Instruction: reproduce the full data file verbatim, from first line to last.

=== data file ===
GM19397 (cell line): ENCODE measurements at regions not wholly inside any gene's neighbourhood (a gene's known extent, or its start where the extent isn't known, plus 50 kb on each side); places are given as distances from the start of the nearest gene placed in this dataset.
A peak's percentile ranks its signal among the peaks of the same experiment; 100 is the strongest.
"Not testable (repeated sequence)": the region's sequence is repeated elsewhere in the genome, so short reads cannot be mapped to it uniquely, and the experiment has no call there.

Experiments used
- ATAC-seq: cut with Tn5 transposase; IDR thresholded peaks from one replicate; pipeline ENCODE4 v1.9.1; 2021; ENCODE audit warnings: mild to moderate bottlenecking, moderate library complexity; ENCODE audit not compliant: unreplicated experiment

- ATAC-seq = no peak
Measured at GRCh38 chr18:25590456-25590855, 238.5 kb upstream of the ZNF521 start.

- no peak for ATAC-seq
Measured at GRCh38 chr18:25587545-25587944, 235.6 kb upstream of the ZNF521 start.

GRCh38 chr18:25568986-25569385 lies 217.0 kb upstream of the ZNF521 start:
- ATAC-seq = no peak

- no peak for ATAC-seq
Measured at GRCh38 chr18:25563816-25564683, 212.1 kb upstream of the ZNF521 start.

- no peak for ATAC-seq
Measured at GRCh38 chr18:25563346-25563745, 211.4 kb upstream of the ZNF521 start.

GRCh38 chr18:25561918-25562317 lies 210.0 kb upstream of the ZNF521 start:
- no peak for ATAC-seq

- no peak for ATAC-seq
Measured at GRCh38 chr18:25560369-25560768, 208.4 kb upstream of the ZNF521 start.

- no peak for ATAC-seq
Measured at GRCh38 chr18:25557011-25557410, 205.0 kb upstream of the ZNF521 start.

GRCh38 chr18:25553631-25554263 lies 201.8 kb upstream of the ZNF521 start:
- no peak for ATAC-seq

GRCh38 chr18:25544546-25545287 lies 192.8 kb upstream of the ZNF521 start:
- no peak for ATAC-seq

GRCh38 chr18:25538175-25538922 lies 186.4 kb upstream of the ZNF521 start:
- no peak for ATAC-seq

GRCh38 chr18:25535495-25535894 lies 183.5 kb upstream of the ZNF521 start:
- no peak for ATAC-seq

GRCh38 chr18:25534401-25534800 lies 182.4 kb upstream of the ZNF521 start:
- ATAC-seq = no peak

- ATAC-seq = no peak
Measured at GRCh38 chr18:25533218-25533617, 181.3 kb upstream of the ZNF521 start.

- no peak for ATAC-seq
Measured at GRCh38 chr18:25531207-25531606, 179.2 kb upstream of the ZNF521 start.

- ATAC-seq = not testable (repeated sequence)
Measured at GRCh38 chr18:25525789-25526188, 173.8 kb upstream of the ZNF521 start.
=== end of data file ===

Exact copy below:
GM19397 (cell line): ENCODE measurements at regions not wholly inside any gene's neighbourhood (a gene's known extent, or its start where the extent isn't known, plus 50 kb on each side); places are given as distances from the start of the nearest gene placed in this dataset.
A peak's percentile ranks its signal among the peaks of the same experiment; 100 is the strongest.
"Not testable (repeated sequence)": the region's sequence is repeated elsewhere in the genome, so short reads cannot be mapped to it uniquely, and the experiment has no call there.

Experiments used
- ATAC-seq: cut with Tn5 transposase; IDR thresholded peaks from one replicate; pipeline ENCODE4 v1.9.1; 2021; ENCODE audit warnings: mild to moderate bottlenecking, moderate library complexity; ENCODE audit not compliant: unreplicated experiment

- ATAC-seq = no peak
Measured at GRCh38 chr18:25590456-25590855, 238.5 kb upstream of the ZNF521 start.

- no peak for ATAC-seq
Measured at GRCh38 chr18:25587545-25587944, 235.6 kb upstream of the ZNF521 start.

GRCh38 chr18:25568986-25569385 lies 217.0 kb upstream of the ZNF521 start:
- ATAC-seq = no peak

- no peak for ATAC-seq
Measured at GRCh38 chr18:25563816-25564683, 212.1 kb upstream of the ZNF521 start.

- no peak for ATAC-seq
Measured at GRCh38 chr18:25563346-25563745, 211.4 kb upstream of the ZNF521 start.

GRCh38 chr18:25561918-25562317 lies 210.0 kb upstream of the ZNF521 start:
- no peak for ATAC-seq

- no peak for ATAC-seq
Measured at GRCh38 chr18:25560369-25560768, 208.4 kb upstream of the ZNF521 start.

- no peak for ATAC-seq
Measured at GRCh38 chr18:25557011-25557410, 205.0 kb upstream of the ZNF521 start.

GRCh38 chr18:25553631-25554263 lies 201.8 kb upstream of the ZNF521 start:
- no peak for ATAC-seq

GRCh38 chr18:25544546-25545287 lies 192.8 kb upstream of the ZNF521 start:
- no peak for ATAC-seq

GRCh38 chr18:25538175-25538922 lies 186.4 kb upstream of the ZNF521 start:
- no peak for ATAC-seq

GRCh38 chr18:25535495-25535894 lies 183.5 kb upstream of the ZNF521 start:
- no peak for ATAC-seq

GRCh38 chr18:25534401-25534800 lies 182.4 kb upstream of the ZNF521 start:
- ATAC-seq = no peak

- ATAC-seq = no peak
Measured at GRCh38 chr18:25533218-25533617, 181.3 kb upstream of the ZNF521 start.

- no peak for ATAC-seq
Measured at GRCh38 chr18:25531207-25531606, 179.2 kb upstream of the ZNF521 start.

- ATAC-seq = not testable (repeated sequence)
Measured at GRCh38 chr18:25525789-25526188, 173.8 kb upstream of the ZNF521 start.